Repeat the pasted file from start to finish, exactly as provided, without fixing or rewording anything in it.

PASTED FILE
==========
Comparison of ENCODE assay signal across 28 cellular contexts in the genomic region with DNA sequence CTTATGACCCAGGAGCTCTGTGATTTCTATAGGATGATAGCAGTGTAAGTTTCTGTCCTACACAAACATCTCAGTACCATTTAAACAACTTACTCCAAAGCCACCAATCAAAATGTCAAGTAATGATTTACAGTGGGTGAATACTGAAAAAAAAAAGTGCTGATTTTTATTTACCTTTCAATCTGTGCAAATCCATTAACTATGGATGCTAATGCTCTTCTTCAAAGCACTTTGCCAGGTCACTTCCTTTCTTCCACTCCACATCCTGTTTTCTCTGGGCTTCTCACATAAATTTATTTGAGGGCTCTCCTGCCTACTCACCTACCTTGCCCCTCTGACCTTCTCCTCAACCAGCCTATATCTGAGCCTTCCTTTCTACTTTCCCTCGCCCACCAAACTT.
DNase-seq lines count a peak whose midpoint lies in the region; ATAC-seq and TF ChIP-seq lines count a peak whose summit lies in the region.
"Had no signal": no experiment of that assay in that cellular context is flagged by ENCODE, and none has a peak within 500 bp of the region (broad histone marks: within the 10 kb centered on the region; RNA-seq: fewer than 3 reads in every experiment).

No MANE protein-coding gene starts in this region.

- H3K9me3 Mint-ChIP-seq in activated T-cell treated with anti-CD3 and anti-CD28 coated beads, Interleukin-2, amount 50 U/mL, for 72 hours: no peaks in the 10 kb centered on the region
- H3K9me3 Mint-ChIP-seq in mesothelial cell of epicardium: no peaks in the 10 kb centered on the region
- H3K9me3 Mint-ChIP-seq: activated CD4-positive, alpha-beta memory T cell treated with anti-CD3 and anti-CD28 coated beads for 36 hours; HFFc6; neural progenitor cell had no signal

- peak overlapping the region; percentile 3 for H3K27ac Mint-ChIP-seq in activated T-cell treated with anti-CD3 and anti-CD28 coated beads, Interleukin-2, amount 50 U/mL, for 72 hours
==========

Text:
Comparison of ENCODE assay signal across 28 cellular contexts in the genomic region with DNA sequence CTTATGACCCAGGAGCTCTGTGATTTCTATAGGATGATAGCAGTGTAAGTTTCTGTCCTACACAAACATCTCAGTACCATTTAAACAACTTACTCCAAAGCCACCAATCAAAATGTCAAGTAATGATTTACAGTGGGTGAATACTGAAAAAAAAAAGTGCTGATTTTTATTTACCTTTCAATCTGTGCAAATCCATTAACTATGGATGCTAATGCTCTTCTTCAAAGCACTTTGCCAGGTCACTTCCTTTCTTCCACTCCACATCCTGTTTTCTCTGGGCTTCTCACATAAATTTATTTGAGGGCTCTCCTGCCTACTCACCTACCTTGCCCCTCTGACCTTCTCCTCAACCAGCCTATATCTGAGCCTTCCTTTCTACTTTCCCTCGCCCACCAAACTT.
DNase-seq lines count a peak whose midpoint lies in the region; ATAC-seq and TF ChIP-seq lines count a peak whose summit lies in the region.
"Had no signal": no experiment of that assay in that cellular context is flagged by ENCODE, and none has a peak within 500 bp of the region (broad histone marks: within the 10 kb centered on the region; RNA-seq: fewer than 3 reads in every experiment).

No MANE protein-coding gene starts in this region.

- H3K9me3 Mint-ChIP-seq in activated T-cell treated with anti-CD3 and anti-CD28 coated beads, Interleukin-2, amount 50 U/mL, for 72 hours: no peaks in the 10 kb centered on the region
- H3K9me3 Mint-ChIP-seq in mesothelial cell of epicardium: no peaks in the 10 kb centered on the region
- H3K9me3 Mint-ChIP-seq: activated CD4-positive, alpha-beta memory T cell treated with anti-CD3 and anti-CD28 coated beads for 36 hours; HFFc6; neural progenitor cell had no signal

- peak overlapping the region; percentile 3 for H3K27ac Mint-ChIP-seq in activated T-cell treated with anti-CD3 and anti-CD28 coated beads, Interleukin-2, amount 50 U/mL, for 72 hours